Ubs links to a Wall Street Journal column by John Yoo on problems with the Democrats’ presidential nominating procedure. Before going into the details of how Yoo makes a botch of election history, Ubs writes, “I’m not accusing Yoo of being ignorant of history. I know he’s a well-educated man, and his words in this column strongly suggest he knows exactly what he’s talking about. In spite of that, he somehow manages to turn history upside-down so that it seems to mean exactly the opposite. How one does that, other than out of ignorance, I don’t know. Outright deceit? A lawyerly disregard for anything but advocacy? I’m definitely accusing him of something, I’m just not sure what.”
My take on this is slightly different: I’m guessing that Yoo is like a lot of people who, once they take a side on an issue, quickly slip toward the assumption that all the facts automatically support their position. As a statistician, I’d like to think I’m particularly aware of the general issue of discordant evidence. (To take Yoo’s example, just because a particular nominating system might be bad, you don’t have to think that it’s bad in all cases–this is what seems to have led him astray in his discussion of the 1824 election, as Ubs discusses in detail.) In contrast, a lawyer may be trained more to brush aside or not even notice details that contradict his main story. Perhaps this is even more true of a lawyer such as Yoo who is famous for writing opinions that are kept secret.
The unwillingness to accept discordant evidence is not unique to lawyers, of course. Hal Stern once telling me about how, in the classic book on racetrack betting, Dr. Z’s examples were set up so his system always won. As Hal pointed out, no system will win all the time–all that’s required is that it beat the track’s 18% edge or whatever–but in a narrative it’s disturbing to see counterexamples (unless they’re clearly swallowed up into an “it’s all right at the end” narrative).
Anyway, that’s just a longwinded way of saying that I don’t think Yoo was necessarily being deceptive or malicious here. First, I think he probably is somewhat ignorant of the details of elections from the early 1800s (after all, so am I, and I’m a political science professor specializing in American politics); second, he can be falling into the unfortunate but common habit of just assuming that his argument, if correct, must hold in 100% of cases.
The more interesting question to me, though, is something that Ubs doesn’t ask, which is why did Yoo write this Wall Street Journal column at all? With all his notoriety, wouldn’t he be better off keeping his head down rather than writing partisan articles that bring his name further to attention? After all, he’s not an expert on elections (at least, I can’t find any research by him on the topic), so presumably he could’ve recommended that someone else write that article. Why would he stick his head up like this and make himself a target?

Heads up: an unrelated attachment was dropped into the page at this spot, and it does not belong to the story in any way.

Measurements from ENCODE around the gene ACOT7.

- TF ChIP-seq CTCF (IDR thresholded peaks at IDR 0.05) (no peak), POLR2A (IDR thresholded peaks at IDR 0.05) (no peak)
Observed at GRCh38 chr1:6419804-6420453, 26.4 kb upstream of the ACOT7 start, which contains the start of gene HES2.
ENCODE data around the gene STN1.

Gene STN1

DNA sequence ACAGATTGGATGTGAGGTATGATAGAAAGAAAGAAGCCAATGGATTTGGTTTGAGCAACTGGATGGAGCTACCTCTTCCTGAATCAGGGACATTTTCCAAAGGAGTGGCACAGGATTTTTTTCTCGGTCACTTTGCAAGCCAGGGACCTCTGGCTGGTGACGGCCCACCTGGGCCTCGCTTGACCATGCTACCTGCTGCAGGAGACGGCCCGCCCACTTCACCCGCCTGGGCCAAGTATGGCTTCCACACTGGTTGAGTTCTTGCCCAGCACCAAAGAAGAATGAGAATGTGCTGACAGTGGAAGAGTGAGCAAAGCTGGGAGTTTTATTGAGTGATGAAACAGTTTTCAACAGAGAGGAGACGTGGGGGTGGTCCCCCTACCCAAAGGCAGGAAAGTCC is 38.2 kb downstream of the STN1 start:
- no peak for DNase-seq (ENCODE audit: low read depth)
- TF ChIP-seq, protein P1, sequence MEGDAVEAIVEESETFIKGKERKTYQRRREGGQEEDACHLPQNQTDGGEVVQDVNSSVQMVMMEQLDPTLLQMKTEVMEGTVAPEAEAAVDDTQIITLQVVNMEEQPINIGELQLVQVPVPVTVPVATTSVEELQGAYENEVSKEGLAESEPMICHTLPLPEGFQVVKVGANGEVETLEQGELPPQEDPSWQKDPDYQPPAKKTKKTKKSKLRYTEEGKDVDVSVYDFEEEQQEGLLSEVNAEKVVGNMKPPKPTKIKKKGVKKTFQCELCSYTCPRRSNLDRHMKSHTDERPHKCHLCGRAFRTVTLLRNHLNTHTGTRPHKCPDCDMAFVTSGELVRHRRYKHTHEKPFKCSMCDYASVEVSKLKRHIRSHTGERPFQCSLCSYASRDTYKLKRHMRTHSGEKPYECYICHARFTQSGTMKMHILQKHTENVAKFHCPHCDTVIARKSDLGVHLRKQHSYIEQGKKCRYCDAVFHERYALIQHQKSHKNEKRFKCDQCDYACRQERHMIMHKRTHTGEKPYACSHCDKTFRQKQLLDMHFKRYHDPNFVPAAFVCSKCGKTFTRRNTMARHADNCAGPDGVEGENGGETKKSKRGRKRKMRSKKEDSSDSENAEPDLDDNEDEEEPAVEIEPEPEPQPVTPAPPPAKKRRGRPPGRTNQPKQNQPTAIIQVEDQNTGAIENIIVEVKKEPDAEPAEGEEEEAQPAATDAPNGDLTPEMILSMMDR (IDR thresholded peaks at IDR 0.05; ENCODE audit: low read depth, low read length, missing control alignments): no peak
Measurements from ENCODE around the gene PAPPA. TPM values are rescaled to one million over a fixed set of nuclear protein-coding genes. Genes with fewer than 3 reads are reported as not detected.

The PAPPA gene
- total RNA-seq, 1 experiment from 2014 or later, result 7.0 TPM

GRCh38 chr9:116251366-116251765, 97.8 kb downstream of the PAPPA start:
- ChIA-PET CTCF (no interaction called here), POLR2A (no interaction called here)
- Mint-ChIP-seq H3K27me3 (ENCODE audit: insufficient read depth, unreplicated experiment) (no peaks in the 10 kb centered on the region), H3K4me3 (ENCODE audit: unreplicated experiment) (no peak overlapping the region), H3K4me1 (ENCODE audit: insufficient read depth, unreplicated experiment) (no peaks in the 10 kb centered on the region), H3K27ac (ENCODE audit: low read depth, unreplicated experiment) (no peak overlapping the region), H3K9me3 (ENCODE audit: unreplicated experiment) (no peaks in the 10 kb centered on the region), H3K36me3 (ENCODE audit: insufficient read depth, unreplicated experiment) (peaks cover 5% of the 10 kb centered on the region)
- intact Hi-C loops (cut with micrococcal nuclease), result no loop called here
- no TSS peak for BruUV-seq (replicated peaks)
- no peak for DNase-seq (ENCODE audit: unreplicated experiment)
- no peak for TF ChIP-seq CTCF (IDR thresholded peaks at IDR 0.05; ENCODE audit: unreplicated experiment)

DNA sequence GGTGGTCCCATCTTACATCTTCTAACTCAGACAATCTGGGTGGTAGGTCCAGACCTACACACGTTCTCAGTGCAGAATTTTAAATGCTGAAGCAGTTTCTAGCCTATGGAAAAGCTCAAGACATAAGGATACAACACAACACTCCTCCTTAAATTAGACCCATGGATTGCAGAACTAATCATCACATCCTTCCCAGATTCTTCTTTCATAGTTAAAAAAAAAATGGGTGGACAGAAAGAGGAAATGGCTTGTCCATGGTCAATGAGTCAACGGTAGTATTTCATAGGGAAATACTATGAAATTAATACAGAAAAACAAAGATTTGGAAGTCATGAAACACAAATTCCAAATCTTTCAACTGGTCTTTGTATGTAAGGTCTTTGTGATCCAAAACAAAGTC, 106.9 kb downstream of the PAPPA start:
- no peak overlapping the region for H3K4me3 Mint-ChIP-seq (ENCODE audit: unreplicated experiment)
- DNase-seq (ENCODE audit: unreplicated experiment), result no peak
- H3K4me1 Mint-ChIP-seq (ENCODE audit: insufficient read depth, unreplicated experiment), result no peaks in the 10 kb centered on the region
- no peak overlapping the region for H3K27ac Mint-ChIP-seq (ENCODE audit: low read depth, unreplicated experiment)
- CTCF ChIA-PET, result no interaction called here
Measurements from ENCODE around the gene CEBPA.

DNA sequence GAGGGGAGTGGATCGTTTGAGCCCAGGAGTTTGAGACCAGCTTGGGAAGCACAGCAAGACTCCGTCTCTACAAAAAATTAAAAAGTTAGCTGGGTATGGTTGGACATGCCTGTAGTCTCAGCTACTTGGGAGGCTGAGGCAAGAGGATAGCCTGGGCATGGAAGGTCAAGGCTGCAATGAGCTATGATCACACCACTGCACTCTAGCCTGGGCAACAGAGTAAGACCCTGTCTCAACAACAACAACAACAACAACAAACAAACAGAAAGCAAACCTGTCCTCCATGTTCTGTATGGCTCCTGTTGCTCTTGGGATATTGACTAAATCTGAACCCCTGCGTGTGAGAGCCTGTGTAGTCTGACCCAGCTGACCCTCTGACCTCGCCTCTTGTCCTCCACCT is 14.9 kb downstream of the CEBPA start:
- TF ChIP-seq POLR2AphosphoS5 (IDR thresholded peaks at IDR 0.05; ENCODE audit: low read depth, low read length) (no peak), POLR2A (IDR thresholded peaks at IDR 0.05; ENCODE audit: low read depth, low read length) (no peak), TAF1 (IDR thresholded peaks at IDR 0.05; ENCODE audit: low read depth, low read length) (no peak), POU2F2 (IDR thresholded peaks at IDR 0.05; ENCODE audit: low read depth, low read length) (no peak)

Here my theory is that Yoo has fully gone through the mirror at this point and has emerged as a political activist. As an academic researcher, you have to be careful of what you say, lest it affect the reputation of your scholarly efforts. Thus the endless qualifications that I and others resort to in all our published work.
To elaborate further: I’m not taking about mistakes. Researchers of all levels of ability make mistakes. Yoo’s example seems different–the issue is not so much that he made some errors in his column, but that he stuck his neck out by writing a column on a topic where he’s not an expert, and then made the mistakes. It just seems so unnecessary to me.
But, and here the metaphor of the “looking glass” comes in: All of us who are applied researchers have mirror images in the public sphere, where our work–or distorted versions of our work–become more widely known. Many of us want to publicize our work–to write Wall Street Journal op-eds, as it were–partly just to make our work more widely known, partly to present our work the way we think it should be presented, and partly to position ourselves to be more likely to promote our future work. But in doing that we have to protect our research reputations. At some point, though, the publicity or advocacy becomes the point, rather than the research itself. For Yoo, perhaps his reputation as a researcher is so politicized at this point that there’s nothing left to protect. At this point, he might as well go for it and develop a name for himself as a freelance editorial-page writer?
As a researcher, I envy newspaper columnists’ opportunity to have their writings immediately read by millions of people. At the same time, I assume they envy my ability to spend as much time on in-depth research projects as I would like. On the occasions that I try to write something for a broad readership, I’m careful to protect my viability (as Bill Clinton might say) as a researcher. I wonder if Yoo has decided that the choice has already been made for him.
The other question, I suppose, is why the Wall Street Journal would publish this. It makes sense for them to publish Yoo’s opinions on constitutional law (for example, Terrorists Have No Geneva Rights), but . . . his thoughts on the 1824 election?? Perhaps Yoo’s notoriety generates buzz and sells papers? (After all, Ubs and then I commented on his column, which we might not have done had it been written by an equally distinguished but less controversial law professor.) Then again, Meet the Press had Doris Kearns Goodwin on as an expert on plagiarism, so maybe the real issue is that, once someone’s connected, they tend to stay connected.